Talking to women in Bweremana, the correlation between the number of children and the absence of some of their mothers becomes clear. Kanyere Sabasaba, 35, has had 10 children, eight of whom have survived. Her last delivery did not go well. “I delivered the baby without any problem, but I was bleeding much,” she told me. The case was too complex for the local health center, so Kanyere had to pay for her transport to another medical facility. After the surgery, the doctor performed a tubal ligation. “If I give birth again, I could die,” she said. “The last child is the one who could really kill me.”
In this part of Congo, the complications of childbirth are as dangerous as the militias in the countryside. One woman I met had given birth to 13 children, only six of whom survived. Women sometimes deliver in the fields while working. Medical help can be a few days’ journey away. Each birth raises the odds of a hemorrhage, infection or rupture. Those odds increase dramatically when births come early in life, or late in life, or in rapid succession. In Congo, almost one in five deaths of women during childbearing years is due to maternal causes.
The women of Bweremana are attempting to diffuse and minimize their risk. In a program organized by Heal Africa, about 6,000 contribute the equivalent of 20 cents each Sunday to a common fund. When it is their time to give birth, the fund becomes a loan to pay transportation and hospital fees. The women tend a common vegetable garden to help with income and nutrition. And the group encourages family planning.
The very words “family planning” light up the limbic centers of American politics. From a distance, it seems like a culture war showdown. Close up, in places such as Bweremana, family planning is undeniably pro-life. When births are spaced more than 24 months apart, both mothers and children are dramatically more likely to survive. Family planning results not only in fewer births, but in fewer at-risk births, including those early and late in a woman’s fertility. When contraceptive prevalence is low, about 70 percent of all births involve serious risk. When prevalence is high, the figure is 35 percent.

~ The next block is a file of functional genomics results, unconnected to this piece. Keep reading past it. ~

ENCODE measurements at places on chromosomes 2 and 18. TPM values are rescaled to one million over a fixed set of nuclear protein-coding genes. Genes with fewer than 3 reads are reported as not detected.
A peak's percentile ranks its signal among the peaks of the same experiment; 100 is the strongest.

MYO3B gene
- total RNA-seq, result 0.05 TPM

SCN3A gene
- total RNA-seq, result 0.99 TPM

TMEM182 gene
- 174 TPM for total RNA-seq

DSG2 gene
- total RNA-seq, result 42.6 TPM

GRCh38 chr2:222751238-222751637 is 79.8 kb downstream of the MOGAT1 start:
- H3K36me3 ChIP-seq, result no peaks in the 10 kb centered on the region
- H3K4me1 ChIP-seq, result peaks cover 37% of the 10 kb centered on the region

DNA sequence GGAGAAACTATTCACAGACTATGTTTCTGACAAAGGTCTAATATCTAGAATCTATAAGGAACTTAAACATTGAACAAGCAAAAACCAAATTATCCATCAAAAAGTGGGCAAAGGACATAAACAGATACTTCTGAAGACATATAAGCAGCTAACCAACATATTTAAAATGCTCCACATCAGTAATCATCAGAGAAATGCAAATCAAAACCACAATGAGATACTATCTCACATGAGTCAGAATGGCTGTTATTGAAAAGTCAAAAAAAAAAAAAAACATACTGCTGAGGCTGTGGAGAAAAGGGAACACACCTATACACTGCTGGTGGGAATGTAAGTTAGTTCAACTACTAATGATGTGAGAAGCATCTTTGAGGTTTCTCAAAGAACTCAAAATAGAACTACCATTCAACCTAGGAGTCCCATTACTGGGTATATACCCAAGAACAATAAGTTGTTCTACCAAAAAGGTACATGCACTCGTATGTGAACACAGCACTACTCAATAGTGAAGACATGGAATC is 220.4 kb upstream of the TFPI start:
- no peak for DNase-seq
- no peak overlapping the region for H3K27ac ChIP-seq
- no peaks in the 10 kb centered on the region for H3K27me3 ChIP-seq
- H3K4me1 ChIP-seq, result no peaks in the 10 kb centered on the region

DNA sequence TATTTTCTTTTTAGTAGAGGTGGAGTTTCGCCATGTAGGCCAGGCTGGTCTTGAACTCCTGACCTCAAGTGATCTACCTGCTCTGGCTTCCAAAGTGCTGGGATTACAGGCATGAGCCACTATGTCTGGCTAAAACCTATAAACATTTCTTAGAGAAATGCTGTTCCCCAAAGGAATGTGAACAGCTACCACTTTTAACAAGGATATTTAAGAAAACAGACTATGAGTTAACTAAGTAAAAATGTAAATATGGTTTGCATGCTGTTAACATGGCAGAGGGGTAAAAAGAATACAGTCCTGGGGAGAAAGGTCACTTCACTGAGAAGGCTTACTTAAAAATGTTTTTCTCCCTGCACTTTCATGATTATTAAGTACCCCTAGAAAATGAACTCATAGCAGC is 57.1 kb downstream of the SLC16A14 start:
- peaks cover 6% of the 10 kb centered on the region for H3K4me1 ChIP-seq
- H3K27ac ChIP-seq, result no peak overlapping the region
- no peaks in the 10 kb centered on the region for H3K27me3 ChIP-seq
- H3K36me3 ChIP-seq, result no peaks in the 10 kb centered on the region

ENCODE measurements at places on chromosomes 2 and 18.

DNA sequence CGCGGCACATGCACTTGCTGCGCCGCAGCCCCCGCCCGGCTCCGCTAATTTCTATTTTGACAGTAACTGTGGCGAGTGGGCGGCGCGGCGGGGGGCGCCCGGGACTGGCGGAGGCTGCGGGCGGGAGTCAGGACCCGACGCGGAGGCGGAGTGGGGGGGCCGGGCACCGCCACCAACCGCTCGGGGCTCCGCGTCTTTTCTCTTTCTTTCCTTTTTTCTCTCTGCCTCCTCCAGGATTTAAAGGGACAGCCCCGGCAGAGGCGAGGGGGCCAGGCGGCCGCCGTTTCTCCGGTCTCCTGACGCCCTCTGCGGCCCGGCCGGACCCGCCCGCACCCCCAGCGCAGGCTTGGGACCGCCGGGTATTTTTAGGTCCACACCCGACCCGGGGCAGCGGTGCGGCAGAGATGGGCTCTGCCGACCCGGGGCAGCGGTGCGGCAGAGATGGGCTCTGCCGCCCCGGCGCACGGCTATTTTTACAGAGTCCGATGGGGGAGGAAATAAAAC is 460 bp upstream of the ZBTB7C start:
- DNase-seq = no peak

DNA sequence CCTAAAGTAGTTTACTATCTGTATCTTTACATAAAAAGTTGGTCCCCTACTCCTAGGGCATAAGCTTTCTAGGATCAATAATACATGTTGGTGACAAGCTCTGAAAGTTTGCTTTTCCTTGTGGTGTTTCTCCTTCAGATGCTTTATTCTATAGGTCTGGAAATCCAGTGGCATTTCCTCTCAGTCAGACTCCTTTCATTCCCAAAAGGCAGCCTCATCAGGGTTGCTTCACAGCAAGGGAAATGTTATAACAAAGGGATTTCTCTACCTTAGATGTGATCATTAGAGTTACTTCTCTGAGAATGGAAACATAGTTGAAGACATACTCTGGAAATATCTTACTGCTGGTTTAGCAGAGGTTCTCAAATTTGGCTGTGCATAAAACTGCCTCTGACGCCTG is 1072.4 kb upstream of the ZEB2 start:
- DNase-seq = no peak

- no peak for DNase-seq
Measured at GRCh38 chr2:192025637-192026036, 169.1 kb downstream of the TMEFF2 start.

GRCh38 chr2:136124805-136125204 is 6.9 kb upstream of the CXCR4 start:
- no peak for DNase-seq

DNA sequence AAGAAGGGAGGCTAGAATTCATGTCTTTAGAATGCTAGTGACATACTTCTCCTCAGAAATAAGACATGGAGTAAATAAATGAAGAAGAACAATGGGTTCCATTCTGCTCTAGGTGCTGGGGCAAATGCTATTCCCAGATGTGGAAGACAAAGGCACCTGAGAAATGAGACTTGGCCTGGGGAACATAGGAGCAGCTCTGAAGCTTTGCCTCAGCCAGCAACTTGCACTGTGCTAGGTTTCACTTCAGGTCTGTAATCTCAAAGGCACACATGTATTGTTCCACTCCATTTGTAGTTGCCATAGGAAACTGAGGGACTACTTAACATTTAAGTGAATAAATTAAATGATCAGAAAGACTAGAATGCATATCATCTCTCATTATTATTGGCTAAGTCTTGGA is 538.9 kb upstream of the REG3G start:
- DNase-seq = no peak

Support for contraception does not imply or require support for abortion. Even in the most stringent Catholic teaching, the prevention of conception is not the moral equivalent of ending a life. And conservative Protestants have little standing to object to contraception, given the fact that they make liberal use of it. According to a 2009 Gallup poll, more than 90 percent of American evangelicals believe that hormonal and barrier methods of contraception are morally acceptable for adults. Children are gifts from God, but this does not require the collection of as many gifts as biologically possible.
Yet the role of contraception in development has become controversial — and both ideological extremes seem complicit in this polarization. Some liberal advocates of family planning believe that it is inseparable from abortion rights — while some conservative opponents of family planning believe exactly the same thing, leading them to distrust the entire enterprise. Suspicions on the right are not allayed when the vice president of the United States seems tolerant of forced abortion in China.
But women in Congo have enough home-grown problems without importing irrelevant, Western controversies. While both the pill and condoms are generally available in larger cities such as Goma, access is limited in rural districts. Determining the pace of reproduction is often a male prerogative instead of a shared decision. Sexual violence can be as close for a woman as gathering fuel in the woods.
Contraceptives do not solve every problem. But women in Bweremana want access to voluntary family planning for the same reasons as women elsewhere: to avoid high-risk pregnancies, to deliver healthy children and to better care for the children they have. And this is a pro-life cause.